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Eta Aquarius: When to catch meteor showers



The shower lasts from April 19 to May 28, but the best time to see it is when it peaks before dawn on May 5, according to EarthSky. There may also be a sprinkle of meteors on the morning of May 6th.

A bright moon can negatively affect the visibility of meteors, but fortunately a waning crescent moon appears in the sky on both May 5 and May 6. The light from the moon should not drastically affect how well stargazers can see the shower, EarthSky said.

The Eta jellyfish will be visible in the northern and southern hemisphere, but the outlook will be better in the southern hemisphere, according to NASA.

Cloud cover can be a problem for some people in the United States in hopes of seeing meteor showers.

Around dawn on May 5, most of the United States east of the Mississippi River will see significant cloud cover, CNN meteorologist Taylor Ward said. Aside from some clouds along the central Rocky Mountains and northern plains, the rest of the country should have fairly clear skies, Ward added.

During peak activity, observers can expect to see meteors running at an average of 44 miles per hour, NASA said.

Viewers should see a number of light trails but few fireballs, according to the American Meteor Society. Fireballs are lighter than the average meteor and tend to last longer.
The meteors originate from Halley’s Comet, the famous comet that only appears once every 76 years, according to NASA. The last time it was seen in our sky was in 1986, and it will not appear until 2061.

More meteor showers to see

The Milky Way is seen from Glacier Point Trailside in Yosemite National Park, California.

The Delta jellyfish are best seen from the southern tropics and will peak between July 28 and 29, when the moon is 74% full.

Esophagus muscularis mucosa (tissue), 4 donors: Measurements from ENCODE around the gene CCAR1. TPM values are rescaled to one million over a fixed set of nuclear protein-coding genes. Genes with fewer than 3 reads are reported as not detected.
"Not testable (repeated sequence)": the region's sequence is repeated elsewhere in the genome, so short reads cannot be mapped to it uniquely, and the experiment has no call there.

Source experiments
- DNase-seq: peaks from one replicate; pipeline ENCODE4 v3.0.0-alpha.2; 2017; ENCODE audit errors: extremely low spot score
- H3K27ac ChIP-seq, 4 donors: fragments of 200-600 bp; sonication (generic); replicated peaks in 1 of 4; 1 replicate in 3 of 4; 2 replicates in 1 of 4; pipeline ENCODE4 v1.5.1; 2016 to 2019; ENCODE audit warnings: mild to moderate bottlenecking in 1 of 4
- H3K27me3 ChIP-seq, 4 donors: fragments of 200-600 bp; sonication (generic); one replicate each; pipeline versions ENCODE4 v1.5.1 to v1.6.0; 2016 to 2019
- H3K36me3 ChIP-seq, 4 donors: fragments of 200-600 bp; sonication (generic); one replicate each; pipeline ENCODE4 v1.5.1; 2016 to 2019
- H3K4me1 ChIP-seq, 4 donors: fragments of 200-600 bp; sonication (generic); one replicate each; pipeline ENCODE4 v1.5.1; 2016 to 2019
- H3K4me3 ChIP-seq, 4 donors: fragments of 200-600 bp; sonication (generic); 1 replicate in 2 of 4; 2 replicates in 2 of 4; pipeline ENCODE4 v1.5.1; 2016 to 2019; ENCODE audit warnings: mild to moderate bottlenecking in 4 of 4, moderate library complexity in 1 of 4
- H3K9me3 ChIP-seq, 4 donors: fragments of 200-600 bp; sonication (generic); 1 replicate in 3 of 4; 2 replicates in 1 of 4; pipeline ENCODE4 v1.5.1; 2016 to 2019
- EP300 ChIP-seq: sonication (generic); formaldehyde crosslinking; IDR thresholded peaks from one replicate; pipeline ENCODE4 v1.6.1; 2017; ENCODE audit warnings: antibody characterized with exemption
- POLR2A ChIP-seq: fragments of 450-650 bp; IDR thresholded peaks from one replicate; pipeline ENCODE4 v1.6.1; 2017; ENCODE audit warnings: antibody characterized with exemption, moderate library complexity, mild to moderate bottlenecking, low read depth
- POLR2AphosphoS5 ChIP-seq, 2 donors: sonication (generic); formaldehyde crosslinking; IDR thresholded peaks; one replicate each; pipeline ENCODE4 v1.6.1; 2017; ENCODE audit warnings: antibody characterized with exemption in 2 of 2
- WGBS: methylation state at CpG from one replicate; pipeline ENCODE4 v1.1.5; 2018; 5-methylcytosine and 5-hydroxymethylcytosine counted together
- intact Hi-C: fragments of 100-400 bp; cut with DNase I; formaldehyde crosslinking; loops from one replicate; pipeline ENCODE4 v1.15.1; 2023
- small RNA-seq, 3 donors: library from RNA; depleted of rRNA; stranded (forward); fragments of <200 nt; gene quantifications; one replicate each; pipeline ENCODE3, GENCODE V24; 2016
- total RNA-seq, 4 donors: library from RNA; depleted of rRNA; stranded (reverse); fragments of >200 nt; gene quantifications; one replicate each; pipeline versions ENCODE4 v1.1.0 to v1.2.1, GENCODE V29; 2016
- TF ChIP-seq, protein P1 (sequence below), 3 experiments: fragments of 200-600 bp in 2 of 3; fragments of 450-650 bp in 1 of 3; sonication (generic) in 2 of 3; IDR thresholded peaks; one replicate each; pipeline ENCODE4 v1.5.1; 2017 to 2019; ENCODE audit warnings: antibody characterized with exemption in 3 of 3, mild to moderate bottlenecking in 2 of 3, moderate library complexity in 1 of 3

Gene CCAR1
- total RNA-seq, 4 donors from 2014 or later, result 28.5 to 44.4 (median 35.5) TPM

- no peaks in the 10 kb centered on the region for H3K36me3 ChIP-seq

Interestingly, another meteor shower peaks that night – Alpha Capricornids. Although this is a much weaker shower, it has been known to produce some bright fireballs during its peak. It will be visible to everyone no matter which side of the equator they are on.

Perseid meteor shower, the most popular of the year, will peak between 11 and 12 August in the northern hemisphere when the moon is only 13% full.

Here’s the meteor shower schedule for the rest of the year according to EarthSky’s meteor shower outlook.
  • October 8: Draconids
  • October 21: Orionids
  • November 4 to 5: Southern Taurids
  • November 11-12: Northern Taurids
  • November 17: Leonids
  • December 13-14: Twins
  • December 22: Ursids

Full moons in 2021

Typically for a normal year there is 12 full moons in 2021. (There were 13 full moons last year, two of which were in October.)

Here are the rest of this year’s full moons and their names, according to The Old Farmer’s Almanac:

May 26 – Flower Moon

June 24 – Strawberry Moon

July 23 – Buck moon

August 22 – Sturgeon moon

September 20 – Autumn Moon

October 20 – Hunter’s moon

November 19 – Beaver moon

December 18 – Cold Moon

Also, be sure to check for the other names of these moons attributed to their respective Native American tribes.